In the Communist world as well, man's instinctive desire for freedom and self-determination surfaces again and again. To be sure, there are grim reminders of how brutally the police state attempts to snuff out this quest for self-rule—1953 in East Germany, 1956 in Hungary, 1968 in Czechoslovakia, 1981 in Poland. But the struggle continues in Poland. And we know that there are even those who strive and suffer for freedom within the confines of the Soviet Union itself. How we conduct ourselves here in the Western democracies will determine whether this trend continues.
No, democracy is not a fragile flower. Still it needs cultivating. If the rest of this century is to witness the gradual growth of freedom and democratic ideals, we must take actions to assist the campaign for democracy.
Some argue that we should encourage democratic change in right-wing dictatorships, but not in Communist regimes. Well, to accept this preposterous notion—as some well-meaning people have—is to invite the argument that once countries achieve a nuclear capability, they should be allowed an undisturbed reign of terror over their own citizens. We reject this course.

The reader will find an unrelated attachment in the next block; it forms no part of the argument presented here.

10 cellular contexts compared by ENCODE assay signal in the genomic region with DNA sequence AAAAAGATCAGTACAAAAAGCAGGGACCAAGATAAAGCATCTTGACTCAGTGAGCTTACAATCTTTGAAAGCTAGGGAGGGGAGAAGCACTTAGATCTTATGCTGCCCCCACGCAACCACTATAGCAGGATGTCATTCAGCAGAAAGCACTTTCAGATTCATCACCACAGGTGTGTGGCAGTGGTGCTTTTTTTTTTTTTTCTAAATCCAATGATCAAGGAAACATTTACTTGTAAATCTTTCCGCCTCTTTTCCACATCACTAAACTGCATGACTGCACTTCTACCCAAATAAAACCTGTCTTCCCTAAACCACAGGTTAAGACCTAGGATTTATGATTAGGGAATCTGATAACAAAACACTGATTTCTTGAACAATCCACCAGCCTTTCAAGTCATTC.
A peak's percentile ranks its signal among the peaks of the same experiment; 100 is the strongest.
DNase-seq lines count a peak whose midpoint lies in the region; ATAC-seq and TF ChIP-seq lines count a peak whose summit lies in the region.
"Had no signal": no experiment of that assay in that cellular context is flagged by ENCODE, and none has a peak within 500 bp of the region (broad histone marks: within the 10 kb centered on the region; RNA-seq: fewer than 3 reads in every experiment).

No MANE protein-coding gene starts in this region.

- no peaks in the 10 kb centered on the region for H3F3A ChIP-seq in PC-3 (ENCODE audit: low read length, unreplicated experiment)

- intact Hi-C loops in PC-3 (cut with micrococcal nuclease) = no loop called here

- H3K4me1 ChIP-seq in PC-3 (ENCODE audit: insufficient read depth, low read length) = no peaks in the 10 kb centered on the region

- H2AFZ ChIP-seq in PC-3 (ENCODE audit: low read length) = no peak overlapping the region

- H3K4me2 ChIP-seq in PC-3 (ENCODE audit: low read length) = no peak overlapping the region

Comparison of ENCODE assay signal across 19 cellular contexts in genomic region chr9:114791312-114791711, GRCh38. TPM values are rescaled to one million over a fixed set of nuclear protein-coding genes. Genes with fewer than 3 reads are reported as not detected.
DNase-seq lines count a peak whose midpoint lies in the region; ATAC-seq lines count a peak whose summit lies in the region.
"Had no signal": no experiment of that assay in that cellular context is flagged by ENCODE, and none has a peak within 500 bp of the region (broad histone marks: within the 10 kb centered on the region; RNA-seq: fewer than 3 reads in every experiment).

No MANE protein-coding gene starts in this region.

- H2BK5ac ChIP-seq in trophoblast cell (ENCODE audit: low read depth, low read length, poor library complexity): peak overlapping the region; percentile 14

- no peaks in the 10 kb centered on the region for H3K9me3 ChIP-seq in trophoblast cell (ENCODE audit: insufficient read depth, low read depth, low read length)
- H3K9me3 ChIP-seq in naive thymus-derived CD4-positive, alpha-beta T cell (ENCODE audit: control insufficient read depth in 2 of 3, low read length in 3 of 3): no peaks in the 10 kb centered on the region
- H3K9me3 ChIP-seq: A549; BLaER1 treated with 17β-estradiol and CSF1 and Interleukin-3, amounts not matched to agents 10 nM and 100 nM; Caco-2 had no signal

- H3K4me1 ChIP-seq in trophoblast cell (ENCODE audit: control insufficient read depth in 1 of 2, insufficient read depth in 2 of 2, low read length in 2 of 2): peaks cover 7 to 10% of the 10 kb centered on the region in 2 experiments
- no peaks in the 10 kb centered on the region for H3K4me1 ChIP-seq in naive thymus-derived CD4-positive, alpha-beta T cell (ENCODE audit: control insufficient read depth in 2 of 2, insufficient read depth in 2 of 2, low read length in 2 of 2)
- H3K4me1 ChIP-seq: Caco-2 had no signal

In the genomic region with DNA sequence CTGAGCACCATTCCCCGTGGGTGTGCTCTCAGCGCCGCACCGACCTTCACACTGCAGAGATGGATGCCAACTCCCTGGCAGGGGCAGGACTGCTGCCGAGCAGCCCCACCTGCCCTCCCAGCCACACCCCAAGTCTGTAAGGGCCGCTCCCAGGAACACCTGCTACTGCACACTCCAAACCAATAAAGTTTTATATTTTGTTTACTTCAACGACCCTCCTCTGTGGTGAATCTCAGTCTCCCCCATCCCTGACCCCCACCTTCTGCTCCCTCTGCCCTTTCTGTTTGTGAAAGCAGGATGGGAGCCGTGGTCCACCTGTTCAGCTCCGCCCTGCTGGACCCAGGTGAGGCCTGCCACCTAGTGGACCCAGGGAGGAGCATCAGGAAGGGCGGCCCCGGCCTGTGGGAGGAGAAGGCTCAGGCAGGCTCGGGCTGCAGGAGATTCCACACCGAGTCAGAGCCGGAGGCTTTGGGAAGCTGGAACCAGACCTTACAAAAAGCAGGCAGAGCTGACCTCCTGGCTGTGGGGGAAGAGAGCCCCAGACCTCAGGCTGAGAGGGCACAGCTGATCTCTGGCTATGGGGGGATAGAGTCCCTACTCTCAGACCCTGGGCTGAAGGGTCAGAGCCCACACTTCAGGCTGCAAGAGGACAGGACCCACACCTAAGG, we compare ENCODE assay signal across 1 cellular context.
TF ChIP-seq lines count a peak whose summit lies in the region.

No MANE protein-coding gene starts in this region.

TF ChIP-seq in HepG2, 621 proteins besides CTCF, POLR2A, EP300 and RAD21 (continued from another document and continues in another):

As for the Soviet view, Chairman Brezhnev repeatedly has stressed that the competition of ideas and systems must continue and that this is entirely consistent with relaxation of tensions and peace.
Well, we ask only that these systems begin by living up to their own constitutions, abiding by their own laws, and complying with the international obligations they have undertaken. We ask only for a process, a direction, a basic code of decency, not for an instant transformation.
We cannot ignore the fact that even without our encouragement there has been and will continue to be repeated explosions against repression and dictatorships. The Soviet Union itself is not immune to this reality. Any system is inherently unstable that has no peaceful means to legitimize its leaders. In such cases, the very repressiveness of the state ultimately drives people to resist it, if necessary, by force.
While we must be cautious about forcing the pace of change, we must not hesitate to declare our ultimate objectives and to take concrete actions to move toward them. We must be staunch in our conviction that freedom is not the sole prerogative of a lucky few, but the inalienable and universal right of all human beings. So states the United Nations Universal Declaration of Human Rights, which, among other things, guarantees free elections.